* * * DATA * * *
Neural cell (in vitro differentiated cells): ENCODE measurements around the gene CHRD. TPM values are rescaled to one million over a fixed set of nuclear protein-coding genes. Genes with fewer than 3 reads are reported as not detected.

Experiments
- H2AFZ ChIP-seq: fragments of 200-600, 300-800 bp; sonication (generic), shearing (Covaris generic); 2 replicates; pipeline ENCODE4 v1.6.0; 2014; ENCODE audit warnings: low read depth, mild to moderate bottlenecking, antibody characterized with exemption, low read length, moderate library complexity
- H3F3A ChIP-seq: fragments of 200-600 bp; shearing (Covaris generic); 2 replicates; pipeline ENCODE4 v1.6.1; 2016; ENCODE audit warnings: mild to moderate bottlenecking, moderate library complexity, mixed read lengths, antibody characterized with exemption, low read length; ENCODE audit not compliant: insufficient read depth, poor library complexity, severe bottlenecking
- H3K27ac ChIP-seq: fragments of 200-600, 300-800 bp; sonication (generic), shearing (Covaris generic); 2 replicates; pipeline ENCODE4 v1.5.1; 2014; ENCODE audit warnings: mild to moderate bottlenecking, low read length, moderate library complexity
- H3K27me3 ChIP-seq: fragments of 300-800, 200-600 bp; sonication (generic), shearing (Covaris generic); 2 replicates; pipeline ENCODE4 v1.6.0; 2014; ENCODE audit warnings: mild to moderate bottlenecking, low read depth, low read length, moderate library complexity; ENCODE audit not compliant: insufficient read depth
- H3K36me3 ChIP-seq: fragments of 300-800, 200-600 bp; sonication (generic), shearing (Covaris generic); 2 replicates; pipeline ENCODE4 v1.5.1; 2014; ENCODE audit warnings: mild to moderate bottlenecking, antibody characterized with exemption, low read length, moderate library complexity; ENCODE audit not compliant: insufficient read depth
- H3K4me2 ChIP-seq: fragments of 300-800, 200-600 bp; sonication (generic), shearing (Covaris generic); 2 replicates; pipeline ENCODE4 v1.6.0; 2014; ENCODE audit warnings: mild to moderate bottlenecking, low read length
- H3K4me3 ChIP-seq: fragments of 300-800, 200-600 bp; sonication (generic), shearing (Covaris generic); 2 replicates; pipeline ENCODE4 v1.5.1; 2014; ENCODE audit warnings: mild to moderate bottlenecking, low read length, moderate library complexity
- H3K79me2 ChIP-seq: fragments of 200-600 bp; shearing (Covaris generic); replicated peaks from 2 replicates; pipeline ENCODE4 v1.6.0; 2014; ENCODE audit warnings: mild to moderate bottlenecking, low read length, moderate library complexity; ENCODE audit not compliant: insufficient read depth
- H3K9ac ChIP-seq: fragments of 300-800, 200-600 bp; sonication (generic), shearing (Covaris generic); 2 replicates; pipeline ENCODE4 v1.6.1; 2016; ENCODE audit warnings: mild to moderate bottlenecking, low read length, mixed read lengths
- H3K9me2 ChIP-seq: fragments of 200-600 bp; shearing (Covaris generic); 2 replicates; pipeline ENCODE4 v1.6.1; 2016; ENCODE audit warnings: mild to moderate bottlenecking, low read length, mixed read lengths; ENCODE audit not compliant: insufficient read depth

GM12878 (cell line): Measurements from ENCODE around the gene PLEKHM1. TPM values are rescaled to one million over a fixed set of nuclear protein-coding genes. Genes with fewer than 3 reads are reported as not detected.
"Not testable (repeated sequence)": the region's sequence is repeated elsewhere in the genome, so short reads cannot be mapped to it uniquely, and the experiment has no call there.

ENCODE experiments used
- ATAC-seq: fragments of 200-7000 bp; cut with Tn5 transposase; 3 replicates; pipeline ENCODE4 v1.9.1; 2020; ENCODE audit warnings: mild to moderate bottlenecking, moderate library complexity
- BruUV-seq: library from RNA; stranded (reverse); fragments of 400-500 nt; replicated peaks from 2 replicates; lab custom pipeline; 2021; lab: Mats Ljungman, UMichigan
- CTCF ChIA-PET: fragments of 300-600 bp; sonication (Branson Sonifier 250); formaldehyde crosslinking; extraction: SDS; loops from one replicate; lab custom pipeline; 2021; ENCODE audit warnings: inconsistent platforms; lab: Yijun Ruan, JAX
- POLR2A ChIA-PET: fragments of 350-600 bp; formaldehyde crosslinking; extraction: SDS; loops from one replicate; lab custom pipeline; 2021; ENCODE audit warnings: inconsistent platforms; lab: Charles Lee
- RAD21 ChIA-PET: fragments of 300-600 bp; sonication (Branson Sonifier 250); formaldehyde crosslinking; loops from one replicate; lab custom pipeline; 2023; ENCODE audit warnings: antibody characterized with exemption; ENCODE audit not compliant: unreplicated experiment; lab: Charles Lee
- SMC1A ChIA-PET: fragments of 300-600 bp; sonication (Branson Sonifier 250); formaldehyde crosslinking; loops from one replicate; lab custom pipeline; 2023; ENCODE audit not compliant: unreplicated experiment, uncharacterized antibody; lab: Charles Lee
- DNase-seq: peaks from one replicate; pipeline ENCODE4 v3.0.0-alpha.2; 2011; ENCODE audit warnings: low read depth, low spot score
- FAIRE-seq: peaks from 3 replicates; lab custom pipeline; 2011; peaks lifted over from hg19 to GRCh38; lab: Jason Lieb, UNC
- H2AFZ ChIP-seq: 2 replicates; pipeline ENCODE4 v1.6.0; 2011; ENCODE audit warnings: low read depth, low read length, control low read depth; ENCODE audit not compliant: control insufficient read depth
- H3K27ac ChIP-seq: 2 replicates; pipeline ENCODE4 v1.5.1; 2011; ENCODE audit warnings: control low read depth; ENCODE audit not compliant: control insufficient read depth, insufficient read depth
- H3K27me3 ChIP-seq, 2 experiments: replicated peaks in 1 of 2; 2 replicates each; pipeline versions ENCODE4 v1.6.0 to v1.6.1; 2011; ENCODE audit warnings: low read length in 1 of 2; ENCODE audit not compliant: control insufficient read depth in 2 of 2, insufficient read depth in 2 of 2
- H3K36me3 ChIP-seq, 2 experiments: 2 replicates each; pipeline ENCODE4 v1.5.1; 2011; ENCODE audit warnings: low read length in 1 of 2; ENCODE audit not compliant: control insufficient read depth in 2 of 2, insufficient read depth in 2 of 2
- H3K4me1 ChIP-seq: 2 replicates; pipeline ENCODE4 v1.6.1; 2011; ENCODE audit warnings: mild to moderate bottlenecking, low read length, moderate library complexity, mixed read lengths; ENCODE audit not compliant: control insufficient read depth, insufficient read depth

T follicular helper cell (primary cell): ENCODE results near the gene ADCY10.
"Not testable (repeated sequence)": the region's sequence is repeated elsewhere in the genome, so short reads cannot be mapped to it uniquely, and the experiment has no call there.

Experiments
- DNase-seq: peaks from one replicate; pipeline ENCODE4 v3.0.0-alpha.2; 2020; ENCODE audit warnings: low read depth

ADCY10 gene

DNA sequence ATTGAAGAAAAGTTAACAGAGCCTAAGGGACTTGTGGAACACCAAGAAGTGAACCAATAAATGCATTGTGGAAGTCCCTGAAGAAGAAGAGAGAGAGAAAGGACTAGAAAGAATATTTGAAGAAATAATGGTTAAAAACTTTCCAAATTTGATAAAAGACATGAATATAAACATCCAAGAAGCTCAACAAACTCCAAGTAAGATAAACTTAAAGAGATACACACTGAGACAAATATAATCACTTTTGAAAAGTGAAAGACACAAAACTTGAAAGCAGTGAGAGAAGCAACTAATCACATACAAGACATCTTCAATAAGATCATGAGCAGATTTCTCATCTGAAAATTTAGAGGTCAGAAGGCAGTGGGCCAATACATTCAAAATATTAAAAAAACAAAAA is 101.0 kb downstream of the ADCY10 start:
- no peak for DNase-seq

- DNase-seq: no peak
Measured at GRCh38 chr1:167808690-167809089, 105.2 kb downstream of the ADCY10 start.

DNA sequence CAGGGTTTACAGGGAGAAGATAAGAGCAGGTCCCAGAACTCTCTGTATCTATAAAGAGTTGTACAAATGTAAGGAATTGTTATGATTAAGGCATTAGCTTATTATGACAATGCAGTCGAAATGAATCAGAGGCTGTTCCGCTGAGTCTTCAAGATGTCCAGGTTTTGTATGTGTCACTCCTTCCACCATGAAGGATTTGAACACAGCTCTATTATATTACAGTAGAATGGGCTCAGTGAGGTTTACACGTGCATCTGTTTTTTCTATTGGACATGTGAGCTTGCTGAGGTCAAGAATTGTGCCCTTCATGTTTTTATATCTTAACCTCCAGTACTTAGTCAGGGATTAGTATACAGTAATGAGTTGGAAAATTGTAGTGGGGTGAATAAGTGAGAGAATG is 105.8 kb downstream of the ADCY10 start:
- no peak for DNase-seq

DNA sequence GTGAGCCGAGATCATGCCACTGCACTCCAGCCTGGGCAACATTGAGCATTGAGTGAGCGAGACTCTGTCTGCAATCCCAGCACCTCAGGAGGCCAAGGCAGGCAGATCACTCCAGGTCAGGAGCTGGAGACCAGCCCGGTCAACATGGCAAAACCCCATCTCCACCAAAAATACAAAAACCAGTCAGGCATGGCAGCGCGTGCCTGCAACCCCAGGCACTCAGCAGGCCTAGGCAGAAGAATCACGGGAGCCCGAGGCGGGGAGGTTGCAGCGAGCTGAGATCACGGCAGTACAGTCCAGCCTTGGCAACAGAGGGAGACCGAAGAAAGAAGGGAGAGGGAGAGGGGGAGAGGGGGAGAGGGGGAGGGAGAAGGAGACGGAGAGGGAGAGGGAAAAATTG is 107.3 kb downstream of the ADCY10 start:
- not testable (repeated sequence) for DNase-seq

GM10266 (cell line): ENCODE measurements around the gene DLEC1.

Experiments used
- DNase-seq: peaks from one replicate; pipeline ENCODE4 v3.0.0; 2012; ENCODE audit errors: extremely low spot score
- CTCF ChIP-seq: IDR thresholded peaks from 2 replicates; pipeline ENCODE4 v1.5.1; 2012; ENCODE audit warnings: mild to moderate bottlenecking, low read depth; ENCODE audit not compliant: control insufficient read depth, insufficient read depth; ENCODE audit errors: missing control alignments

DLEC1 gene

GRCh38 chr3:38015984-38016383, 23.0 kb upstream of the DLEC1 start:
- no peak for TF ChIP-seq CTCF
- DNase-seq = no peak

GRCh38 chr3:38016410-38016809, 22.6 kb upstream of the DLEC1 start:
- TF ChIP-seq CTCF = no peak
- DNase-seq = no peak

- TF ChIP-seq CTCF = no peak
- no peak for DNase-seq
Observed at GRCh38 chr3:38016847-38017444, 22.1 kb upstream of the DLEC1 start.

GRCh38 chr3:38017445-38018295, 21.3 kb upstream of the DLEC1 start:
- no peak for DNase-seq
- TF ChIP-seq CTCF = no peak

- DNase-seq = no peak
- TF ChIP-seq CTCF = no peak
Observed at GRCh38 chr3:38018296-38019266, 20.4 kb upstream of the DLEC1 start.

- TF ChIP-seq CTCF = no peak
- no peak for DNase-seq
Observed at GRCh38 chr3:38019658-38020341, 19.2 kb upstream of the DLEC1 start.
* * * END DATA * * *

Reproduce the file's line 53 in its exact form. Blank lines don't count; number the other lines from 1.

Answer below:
- TF ChIP-seq CTCF = no peak